For other device configurations, other problems associated with poor area coverage occur. To overcome the blocking voltage and resistance problems previously discussed, a semiconductor material which does make low resistance contact to a particular substrate is sometimes deposited between the supporting substrate and another semiconductor layer of the device. (See copending application Ser. No. 742,519 filed Nov. 16, 1976 now U.S. Pat. No. 4,074,305.) This intermediary region deposited on the substrate does not have to be pinhole free since the objective is, indeed, to form a short between the substrate and this other semiconductor region. However the effectiveness of the intermediary layer in reducing resistance is diminished for each pinhole or discontinuity. Undesirably high resistances for most photovoltaic applications occur when less than 90% of the area undergoing deposition is covered. Although this puts less severe limitations on the nucleation process than the usual pinhole free requirement, even this 90% area coverage limitation is difficult to satisfy for common semiconductor materials and conducting substrates. For example, when a thin polycrystalline layer of n-GaAs is deposited on graphite a poor area coverage is obtained. (See Abstract No. 100 Philadelphia meeting Electrochem. Soc. May, 1977.) Finally, even assuming the appropriate area coverage is obtained, the grain size of the polycrystalline layer is often smaller than the minority charge carrier diffusion length, typically about 2μ. In such situations, the device efficiency is again unacceptably reduced.
A means of avoiding the electrical contact and layer growth problems observed for deposition of polycrystalline n-GaAs on a conductive substrate has been found. A thin layer (nominal thickness in the range of 1000 A to 250 A) composed of group IVA elements, i.e., Si, Ge, and Sn, is first deposited on the conductive substrate. The polycrystalline n-GaAs is then deposited on this thin layer. Electrical contacts having this configuration exhibit blocking voltages below 0.05 V and specific resistances below 2 ohm-cm2. The GaAs layers grow with an average grain size greater than 2μand have an area coverage even on graphite of greater than 90%. Indeed, when Ge or Sn is used pinhole free layers (100% area coverage) are achievable. Thus, these contacted layers are well suited for applications such as GaAs liquid junction photovoltaic cells, or as intermediary contact layers.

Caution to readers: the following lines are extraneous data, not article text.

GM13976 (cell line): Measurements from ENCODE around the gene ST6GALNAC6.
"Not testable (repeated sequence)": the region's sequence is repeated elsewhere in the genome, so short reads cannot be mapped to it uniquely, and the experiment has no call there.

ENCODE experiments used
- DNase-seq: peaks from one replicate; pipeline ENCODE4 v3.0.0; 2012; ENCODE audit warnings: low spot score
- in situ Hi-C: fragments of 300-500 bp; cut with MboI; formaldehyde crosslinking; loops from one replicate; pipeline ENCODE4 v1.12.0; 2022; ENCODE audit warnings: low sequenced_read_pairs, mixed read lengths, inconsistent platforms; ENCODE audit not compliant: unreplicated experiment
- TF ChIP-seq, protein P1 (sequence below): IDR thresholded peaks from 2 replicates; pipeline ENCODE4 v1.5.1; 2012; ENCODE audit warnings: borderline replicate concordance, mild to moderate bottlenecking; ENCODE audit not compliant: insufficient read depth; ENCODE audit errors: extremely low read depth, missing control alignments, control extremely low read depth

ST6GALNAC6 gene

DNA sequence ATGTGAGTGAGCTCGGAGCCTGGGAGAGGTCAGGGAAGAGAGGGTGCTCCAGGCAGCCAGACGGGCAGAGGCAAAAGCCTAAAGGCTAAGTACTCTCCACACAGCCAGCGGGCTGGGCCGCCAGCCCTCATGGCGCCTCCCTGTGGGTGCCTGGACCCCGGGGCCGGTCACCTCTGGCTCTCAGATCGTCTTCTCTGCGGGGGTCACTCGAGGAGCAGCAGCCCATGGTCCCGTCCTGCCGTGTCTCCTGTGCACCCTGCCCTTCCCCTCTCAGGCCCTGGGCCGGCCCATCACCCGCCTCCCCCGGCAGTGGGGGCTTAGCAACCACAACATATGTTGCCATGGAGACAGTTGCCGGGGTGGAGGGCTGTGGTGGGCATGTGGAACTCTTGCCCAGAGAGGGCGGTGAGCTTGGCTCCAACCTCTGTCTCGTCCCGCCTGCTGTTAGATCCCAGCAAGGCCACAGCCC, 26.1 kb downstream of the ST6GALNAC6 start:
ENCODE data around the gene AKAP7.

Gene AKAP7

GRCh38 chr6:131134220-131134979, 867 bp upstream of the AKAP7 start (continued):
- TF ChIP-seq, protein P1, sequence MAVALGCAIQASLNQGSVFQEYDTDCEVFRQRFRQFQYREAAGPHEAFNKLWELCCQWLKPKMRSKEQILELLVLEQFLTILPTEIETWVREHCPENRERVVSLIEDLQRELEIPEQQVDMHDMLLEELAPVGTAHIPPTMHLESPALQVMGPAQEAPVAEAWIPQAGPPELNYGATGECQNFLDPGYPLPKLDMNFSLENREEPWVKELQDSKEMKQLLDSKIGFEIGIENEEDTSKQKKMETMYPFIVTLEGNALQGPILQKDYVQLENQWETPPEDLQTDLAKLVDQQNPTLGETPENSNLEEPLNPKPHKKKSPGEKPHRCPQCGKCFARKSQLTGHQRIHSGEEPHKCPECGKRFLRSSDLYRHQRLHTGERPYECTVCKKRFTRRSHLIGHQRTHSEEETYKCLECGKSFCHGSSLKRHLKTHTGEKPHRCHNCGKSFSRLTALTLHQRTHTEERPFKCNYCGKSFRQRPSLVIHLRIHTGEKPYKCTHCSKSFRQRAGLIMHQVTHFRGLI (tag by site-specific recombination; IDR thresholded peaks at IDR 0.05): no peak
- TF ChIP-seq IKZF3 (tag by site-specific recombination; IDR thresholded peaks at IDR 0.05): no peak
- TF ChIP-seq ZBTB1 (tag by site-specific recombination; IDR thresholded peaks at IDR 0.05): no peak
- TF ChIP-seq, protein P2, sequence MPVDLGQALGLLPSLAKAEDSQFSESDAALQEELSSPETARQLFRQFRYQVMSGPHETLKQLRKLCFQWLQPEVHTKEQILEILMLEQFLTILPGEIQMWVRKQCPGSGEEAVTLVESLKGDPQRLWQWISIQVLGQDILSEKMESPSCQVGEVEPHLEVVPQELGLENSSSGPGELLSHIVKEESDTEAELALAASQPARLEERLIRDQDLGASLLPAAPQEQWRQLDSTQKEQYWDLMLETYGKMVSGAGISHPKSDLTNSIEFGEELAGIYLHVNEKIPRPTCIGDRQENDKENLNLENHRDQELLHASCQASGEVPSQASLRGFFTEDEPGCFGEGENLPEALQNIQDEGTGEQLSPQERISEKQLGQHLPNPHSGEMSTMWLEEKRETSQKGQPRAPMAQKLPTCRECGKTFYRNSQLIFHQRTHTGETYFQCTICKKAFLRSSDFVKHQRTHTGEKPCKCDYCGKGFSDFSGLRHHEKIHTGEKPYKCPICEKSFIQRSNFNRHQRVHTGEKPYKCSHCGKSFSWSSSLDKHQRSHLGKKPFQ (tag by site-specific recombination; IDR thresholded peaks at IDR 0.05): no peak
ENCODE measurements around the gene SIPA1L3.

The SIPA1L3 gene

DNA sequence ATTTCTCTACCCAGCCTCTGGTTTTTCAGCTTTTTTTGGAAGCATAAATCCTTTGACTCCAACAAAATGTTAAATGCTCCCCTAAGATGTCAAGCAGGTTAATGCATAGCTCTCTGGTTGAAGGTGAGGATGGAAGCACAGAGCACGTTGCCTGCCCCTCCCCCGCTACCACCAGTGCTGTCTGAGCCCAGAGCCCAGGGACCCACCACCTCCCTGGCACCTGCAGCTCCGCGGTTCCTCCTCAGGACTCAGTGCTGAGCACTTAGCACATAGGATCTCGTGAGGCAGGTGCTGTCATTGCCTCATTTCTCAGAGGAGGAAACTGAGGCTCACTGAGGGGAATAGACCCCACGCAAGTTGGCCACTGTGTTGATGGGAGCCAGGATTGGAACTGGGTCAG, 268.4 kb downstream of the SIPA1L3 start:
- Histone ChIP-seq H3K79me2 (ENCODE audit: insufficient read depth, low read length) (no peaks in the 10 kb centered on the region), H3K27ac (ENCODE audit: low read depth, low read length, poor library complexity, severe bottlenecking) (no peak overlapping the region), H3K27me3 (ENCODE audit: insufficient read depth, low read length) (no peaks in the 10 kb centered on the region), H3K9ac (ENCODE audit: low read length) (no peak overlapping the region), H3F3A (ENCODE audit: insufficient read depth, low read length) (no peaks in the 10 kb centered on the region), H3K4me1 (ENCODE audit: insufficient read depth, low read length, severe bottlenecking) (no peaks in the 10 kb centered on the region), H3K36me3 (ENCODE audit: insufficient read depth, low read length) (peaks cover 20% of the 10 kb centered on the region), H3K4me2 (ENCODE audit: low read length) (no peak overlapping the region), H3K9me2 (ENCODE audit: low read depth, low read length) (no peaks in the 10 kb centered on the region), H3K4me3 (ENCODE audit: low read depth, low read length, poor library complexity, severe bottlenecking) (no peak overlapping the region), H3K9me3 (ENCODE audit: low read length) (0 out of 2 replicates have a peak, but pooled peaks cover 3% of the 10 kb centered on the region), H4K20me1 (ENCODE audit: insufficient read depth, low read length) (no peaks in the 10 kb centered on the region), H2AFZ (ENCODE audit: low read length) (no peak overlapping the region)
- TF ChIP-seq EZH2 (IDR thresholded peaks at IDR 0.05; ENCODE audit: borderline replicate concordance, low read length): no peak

FIGS. 1-3 are scanning electron micrographs illustrating the GaAs crystal growth obtained when a layer of Ge, Sn, or Si, respectively, is used as compared to the same substrate without this layer.
The method employed for depositing the coating of the group IVA element, i.e., Ge, Sn, or Si onto the conductive substrate is not critical. For example, well known methods such as evaporation and sputtering are useful. The substrate is chosen to have a coefficient of expansion (in the temperature range between room temperature and the deposition reaction temperature) not so different from the GaAs coefficient of expansion that adhesion is prevented by dissimilar changes in overall dimension between the substrate and the GaAs. The substrate should also be chosen to be inert under the reaction conditions of the deposition process.
Exemplary of suitable substrates is high density graphite, e.g., 5890 PT, molded totally purified high density graphite sold by Carbone-Lorraine Ind. Corp. Boonton, N.J. The use of graphite is a preferred embodiment of the invention because of its low cost and inertness. Further, it is generally true that graphite is one of the most difficult conductive substrates on which to obtain suitable area coverage and electrical properties. For this reason, the remaining description is in terms of a graphite substrate. Analogous procedures for other substrates presenting a similar problem will be apparent to those skilled in the art.